Norwegian Left Courts Pakistani VoteWelcome to Eurabia! You know you have entered a strange world when leading politicians from Norway, a country straddling the Arctic Circle and with no colonial history, begin their election campaigns in the Pakistani countryside. I should mention that even our "Conservative" party (Høyre) has been courting the Pakistani vote, but as usual in Europe, the Socialists spare no efforts in their cooperation with Muslims. Leader of the Socialist Left party, Kristin Halvorsen, even praised all the "blood, sweat and tears Pakistanis in Norway have spent on building the country". She talked a little about the status of women, but absolutely nothing about the appalling situation for Pakistan's few remaining Christian and Hindu communities. The Leftist block still retains a narrow lead ahead of our national elections in September. If they win, Halvorsen will become a senior member of our Cabinet:
Norwegian Left Courts Pakistani Vote
On 12 September, Norway elects a new Storting (Parliament). Kristin Halvorsen, the president of the Socialist Left Party SV began her electoral campaign last week with a five-day visit to India and Pakistan. Immigrants make up 3.6% of the Norwegian electorate in the general elections. In Oslo, however, this figure is 12%. For the municipal elections, where everybody who has lived in Norway for three years is entitled to vote, the Oslo figure is 18%. A large part of the Norwegian immigrant population is of Pakistani origin. Most of the Norwegian Pakistanis come from the region of Kharian, a Punjabi town that is sometimes referred to locally as “Little Norway” because so many families have relatives in Norway. Halvorsen hopes that campaigning in Kharian during the holiday season will help her win votes in Norway next month.
Thousands of Pakistani children with Scandinavian citizenship are sent to Koran shcools in Pakistan, to prevent them from becoming "too Westernized". When this practice was documented and criticized by the Norwegian organization Human Rights Service, Pakistanis in Norway had the galls to ask for a school for their children in Pakistan, funded by Norwegian taxpayers. They will probably get it:
Oslo school to teach in Pakistan
Oslo's Lindeberg School will cooperate with two schools in Pakistan next year to help bring Norwegian classes to hundreds of Norwegian-Pakistani children living in Kharian. Halvorsen is just back from a two-week study trip to Pakistan with two colleagues and the dean of teacher education at Oslo University College. In 2005 they will develop a plan for the organization of Norwegian education in Pakistan.
The most famous Norwegian of Pakistani background is incidentally a very Westernized woman, humorist Shabana Rehman. She is known, among other things, for pulling a stunt where she lifted up Mullah Krekar, the controversial former leader of the militant group Ansar al-Islam, who has lived on welfare in Oslo for years. She later declared that she was no longer a stand-up comedienne, but a lift-up comedienne. However, politician Per Sandberg from the Progress Party claims to have received information about possibly tens of thousand of Pakistanis in Norway involved in a network aimed at creating instability within the country. Local Pakistanis also invited the extremist politician Qazi Hussain Ahmed, who has earlier praised Osama bin Laden and been a close backer of the Taliban, to Norway. He was allowed to visit and meet some of our senior Cabinet ministers:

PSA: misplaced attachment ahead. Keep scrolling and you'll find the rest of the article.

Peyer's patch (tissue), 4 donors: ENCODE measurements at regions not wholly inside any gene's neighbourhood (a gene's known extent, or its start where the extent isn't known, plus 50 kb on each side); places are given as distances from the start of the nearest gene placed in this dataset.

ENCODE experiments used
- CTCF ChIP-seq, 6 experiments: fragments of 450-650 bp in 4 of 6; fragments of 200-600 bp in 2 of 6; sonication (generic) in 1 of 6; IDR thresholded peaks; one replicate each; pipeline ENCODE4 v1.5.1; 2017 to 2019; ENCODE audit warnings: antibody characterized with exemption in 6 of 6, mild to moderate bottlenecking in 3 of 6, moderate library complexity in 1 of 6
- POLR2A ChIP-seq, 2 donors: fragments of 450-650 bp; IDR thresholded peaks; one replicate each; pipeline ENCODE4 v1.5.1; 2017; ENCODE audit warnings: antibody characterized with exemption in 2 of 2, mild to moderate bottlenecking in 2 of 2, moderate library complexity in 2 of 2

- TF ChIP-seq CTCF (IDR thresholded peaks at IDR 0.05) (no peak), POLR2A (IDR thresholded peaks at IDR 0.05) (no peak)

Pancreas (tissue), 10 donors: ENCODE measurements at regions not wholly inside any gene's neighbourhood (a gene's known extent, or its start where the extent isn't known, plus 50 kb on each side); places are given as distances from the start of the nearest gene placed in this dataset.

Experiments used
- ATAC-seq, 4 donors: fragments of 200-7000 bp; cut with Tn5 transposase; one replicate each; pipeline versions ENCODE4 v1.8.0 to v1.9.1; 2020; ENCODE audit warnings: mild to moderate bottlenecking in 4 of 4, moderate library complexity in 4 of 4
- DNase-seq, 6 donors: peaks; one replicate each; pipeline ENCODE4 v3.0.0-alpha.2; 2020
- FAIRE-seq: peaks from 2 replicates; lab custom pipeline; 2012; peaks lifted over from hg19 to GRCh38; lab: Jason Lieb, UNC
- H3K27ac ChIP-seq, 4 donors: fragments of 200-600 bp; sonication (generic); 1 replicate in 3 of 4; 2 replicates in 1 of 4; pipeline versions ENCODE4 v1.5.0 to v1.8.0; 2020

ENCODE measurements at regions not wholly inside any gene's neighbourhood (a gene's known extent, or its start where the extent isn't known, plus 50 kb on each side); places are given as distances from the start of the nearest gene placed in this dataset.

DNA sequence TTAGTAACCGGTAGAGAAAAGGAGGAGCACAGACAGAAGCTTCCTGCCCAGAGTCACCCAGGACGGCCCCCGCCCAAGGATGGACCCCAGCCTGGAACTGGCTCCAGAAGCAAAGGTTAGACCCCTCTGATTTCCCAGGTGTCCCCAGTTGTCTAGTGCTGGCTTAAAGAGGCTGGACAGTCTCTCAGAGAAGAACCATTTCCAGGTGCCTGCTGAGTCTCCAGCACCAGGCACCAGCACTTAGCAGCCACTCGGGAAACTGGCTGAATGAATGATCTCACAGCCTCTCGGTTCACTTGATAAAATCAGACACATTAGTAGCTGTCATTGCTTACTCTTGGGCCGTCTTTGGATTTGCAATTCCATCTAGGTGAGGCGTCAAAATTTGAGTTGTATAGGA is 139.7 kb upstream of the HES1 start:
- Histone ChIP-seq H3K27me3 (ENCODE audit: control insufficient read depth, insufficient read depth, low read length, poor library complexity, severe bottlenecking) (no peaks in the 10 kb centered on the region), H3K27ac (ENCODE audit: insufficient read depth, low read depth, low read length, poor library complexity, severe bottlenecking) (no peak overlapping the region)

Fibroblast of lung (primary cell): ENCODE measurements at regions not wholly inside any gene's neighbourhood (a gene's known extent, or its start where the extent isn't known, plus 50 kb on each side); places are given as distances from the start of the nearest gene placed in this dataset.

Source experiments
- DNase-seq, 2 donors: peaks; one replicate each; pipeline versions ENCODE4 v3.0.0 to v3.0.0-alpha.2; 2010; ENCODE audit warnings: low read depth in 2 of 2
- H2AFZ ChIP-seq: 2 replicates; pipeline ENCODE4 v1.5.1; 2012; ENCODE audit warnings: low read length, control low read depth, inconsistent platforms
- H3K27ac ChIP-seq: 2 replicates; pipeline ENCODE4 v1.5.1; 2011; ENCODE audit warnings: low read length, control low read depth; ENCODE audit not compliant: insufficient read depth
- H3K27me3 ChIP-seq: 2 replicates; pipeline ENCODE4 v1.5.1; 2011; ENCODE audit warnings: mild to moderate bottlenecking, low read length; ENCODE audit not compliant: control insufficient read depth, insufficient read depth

Pakistani politician makes the rounds
Qazi Hussain Ahmed, leader of Pakistan's largest religious party and a member of parliament, arrived in Norway over the weekend after government minister Erna Solberg allowed his visit. Both Belgium and the Netherlands blocked his entry earlier this year, calling him a threat to national security. He refused, however, to discuss human rights with the head of Amnesty International in Norway. "I especially wanted to take up the position of women, who often live under difficult conditions and are subjected to violence," said Petter Eide of Amnesty International. "He didn't want to listen." Eide said Ahmed interpreted a discussion of human rights in Pakistan as "an attack on Islam."
Pakistanis feel so confident in their new colony that Pakistan's ambassador does not hesitate to intimidate even politicians in Norway of Pakistani origins who "step out of line":
Oslo politician felt pressured by Pakistan's ambassador
A member of Oslo's City Council who was born in Pakistan but now holds Norwegian citizenship has twice been called to Pakistan's local embassy. Both times, Pakistan's ambassador to Norway questioned her political standpoints, and now Norway's foreign minister Jan Petersen has been told that she felt pressured. The calls from Pakistan's embassy came after Munir became the first known Muslim woman in Norway to support a proposed ban on the use of head scarves and other religious symbols for youth. She then became a target of criticism within the local Pakistani community. She declined to comment on the issue after receiving several anonymous and bothersome phone calls. Newspaper Aftenposten Aften understands that Pakistan's ambassador, Shahbaz Shahbaz, noted in his second meeting with Munir that she still has family in Pakistan.
Pakistanis in Oslo attacked a man because of what they deemed to be an offensive newspaper article:
Vengeful gang beats up wrong target
As many as 15 Pakistani-Norwegian teenagers attacked a 31-year-old man outside his flat Monday night. They thought he was a journalist who'd written a provocative guide about how to have sex with young Muslim women.